November 26, 2019
US life expectancy has decreased since 2014 after increasing for most of the past 60 years, according to a report published today in JAMA.
Major factors include an increase in deaths from drug overdoses, suicides, and organ system diseases among young and middle-aged adults of all racial groups.
Steven H. Woolf, MD, MPH, and Heidi Schoomaker, MAEd, with the Virginia Commonwealth University School of Medicine in Richmond, note that the increasing rate of deaths in midlife affect working-age adults, and consequently, the economy and national security.
"The trends also affect children, whose parents are more likely to die in midlife and whose own health could be at risk when they reach that age, or sooner," they write.
The increase in deaths in midlife from 2010 to 2017 was linked with an estimated 33,307 excess US deaths.
There were statistically significant rises in midlife mortality in 37 states in the years leading to 2017 but they were concentrated in several states. The largest increases in mortality were in New England (New Hampshire, 23.3%; Maine, 20.7%; Vermont, 19.9%; Massachusetts, 12.1%) and the Ohio Valley (West Virginia, 23.0%; Ohio, 21.6%; Indiana, 14.8%; Kentucky, 14.7%).
Life Expectancy Down 3 Consecutive Years
Life expectancy in the United States had increased by almost 10 years, from 69.9 years in 1959 to 78.9 years in 2016, but the pace slowed and life expectancy decreased for 3 consecutive years after 2014 to reach 78.6 years in 2017.
"The decrease was greater among men (0.4 years) than women (0.2 years) and occurred across racial-ethnic groups; between 2014 and 2016, life expectancy decreased among non-Hispanic white populations (from 78.8 to 78.5 years), non-Hispanic black populations (from 75.3 to 74.8 years), and Hispanic populations (from 82.1 to 81.8 years)," the authors explain.
Researchers used data for 1959 to 2017 from the Centers for Disease Control and Prevention and the US Mortality Database to analyze changes. They also studied published research from January 1990 through August 2019 on mortality trends and potential contributors. The study was partially funded by the National Institute on Aging.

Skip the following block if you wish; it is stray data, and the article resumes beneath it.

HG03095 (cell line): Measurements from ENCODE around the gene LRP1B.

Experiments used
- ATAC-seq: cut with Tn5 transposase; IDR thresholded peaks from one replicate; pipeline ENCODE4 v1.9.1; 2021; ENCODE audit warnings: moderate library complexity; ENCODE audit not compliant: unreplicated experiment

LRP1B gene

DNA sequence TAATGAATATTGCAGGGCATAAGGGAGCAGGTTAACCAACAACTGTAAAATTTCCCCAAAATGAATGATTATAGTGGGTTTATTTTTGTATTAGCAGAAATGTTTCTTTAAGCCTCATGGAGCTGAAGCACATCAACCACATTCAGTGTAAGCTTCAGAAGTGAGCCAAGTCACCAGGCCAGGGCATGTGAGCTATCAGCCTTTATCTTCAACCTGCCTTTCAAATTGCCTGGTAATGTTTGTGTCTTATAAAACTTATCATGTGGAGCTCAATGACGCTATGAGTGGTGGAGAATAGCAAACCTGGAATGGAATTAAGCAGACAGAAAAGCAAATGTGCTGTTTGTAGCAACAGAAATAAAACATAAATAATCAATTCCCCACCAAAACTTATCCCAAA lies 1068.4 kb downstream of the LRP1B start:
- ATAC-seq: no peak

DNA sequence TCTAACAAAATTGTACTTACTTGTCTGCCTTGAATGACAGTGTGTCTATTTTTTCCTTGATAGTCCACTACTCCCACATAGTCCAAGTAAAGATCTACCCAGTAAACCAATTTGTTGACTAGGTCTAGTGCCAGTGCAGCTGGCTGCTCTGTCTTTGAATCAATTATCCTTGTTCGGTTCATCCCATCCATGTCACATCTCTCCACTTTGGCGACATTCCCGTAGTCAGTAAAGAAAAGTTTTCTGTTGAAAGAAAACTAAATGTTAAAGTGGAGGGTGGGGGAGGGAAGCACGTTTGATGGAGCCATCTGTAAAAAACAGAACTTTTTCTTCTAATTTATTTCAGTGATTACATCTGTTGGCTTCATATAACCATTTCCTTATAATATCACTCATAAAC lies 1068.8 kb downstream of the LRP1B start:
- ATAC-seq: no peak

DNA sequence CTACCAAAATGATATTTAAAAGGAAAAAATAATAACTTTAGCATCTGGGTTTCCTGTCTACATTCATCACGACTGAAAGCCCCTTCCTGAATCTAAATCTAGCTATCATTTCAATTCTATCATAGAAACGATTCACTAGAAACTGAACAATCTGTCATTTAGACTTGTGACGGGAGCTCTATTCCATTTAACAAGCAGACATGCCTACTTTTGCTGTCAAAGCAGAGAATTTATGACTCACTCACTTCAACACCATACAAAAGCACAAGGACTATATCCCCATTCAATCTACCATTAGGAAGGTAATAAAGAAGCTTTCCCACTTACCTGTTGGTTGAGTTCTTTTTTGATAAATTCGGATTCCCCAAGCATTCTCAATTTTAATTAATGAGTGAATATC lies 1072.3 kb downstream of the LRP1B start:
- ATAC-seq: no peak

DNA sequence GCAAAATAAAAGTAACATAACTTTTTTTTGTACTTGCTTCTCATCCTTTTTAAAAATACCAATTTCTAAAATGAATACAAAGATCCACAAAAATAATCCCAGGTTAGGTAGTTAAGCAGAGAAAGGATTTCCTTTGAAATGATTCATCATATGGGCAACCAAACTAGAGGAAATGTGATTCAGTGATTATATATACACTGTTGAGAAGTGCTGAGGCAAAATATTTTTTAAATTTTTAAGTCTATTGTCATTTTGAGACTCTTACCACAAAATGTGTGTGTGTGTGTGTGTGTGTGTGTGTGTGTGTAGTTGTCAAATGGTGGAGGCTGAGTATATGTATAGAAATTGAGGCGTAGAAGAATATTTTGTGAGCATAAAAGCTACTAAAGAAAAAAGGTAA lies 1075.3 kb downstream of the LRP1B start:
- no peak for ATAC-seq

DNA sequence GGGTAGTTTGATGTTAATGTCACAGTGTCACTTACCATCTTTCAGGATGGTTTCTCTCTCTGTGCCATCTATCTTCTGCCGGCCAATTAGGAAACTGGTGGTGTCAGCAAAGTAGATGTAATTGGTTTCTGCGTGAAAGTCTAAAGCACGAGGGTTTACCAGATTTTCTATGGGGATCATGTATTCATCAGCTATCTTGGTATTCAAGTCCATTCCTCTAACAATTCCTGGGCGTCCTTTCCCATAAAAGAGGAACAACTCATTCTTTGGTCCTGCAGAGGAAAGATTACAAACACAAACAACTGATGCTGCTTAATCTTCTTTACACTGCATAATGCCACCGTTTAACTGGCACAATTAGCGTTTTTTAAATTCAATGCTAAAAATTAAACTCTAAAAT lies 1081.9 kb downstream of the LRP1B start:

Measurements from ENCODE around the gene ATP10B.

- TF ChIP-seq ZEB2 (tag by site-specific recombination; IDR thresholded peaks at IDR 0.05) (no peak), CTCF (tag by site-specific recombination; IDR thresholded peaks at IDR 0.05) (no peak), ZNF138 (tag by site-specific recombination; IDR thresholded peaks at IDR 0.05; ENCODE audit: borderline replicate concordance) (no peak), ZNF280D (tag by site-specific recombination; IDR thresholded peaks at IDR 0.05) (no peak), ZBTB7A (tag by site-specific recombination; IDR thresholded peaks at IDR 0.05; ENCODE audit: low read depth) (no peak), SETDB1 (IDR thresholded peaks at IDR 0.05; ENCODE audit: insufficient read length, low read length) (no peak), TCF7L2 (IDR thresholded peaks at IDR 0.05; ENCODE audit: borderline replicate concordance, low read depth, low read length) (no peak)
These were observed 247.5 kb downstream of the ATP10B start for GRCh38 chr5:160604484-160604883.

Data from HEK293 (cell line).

United States Behind Other High-Income Countries
The numbers "represent a US health disadvantage compared with peer high-income nations, despite the United States having the highest per capita healthcare spending in the world," Howard K. Koh, MD, MPH, of the Harvard T.H. Chan School of Public Health and Harvard Kennedy School, Boston, Massachusetts, and colleagues write in an accompanying editorial.
Concentrating efforts on fighting obesity, hypertension, and tobacco use will be key in stemming the losses, the authors say, adding that although tobacco use in the United States has decreased, higher smoking rates in previous decades may have a delayed effect on mortality, especially in older adults.
"The negative effects of obesity on life expectancy were first predicted nearly 15 years ago and are linked to diabetes and prediabetes, as well as ischemic heart disease, cancer, stroke, and kidney disease, with minorities disproportionately affected," Koh and colleagues write. "Furthermore, about 80% of US adults do not meet physical activity guidelines (for both aerobic exercise and muscle strengthening)."
Additionally, they continue, "Rising suicide rates and mental health challenges, such as depression and anxiety for youth in the social media age, signal the urgency for better ways to boost resilience, including earlier risk identification and support in schools and the workplace, an expanded clinical workforce, and strategies to reduce self-harm associated with firearm access at times of emotional crisis."
Between 1999 and 2017, midlife deaths from drug overdoses increased by 386.5%. By age group, they increased by 531.4% among those aged 25 to 34 years, by 267.9% among those aged 35 to 44 years, and by 350.9% among those aged 45 to 54 years.
The biggest relative rise in overdose deaths (909.2%) occurred among those aged 55 to 64 years.
Expanding access to medication-assisted treatment and harm reduction programs, such as needle exchange programs, and improving naloxone access will be important in curbing deaths from opioid overdoses, Koh and colleagues explain.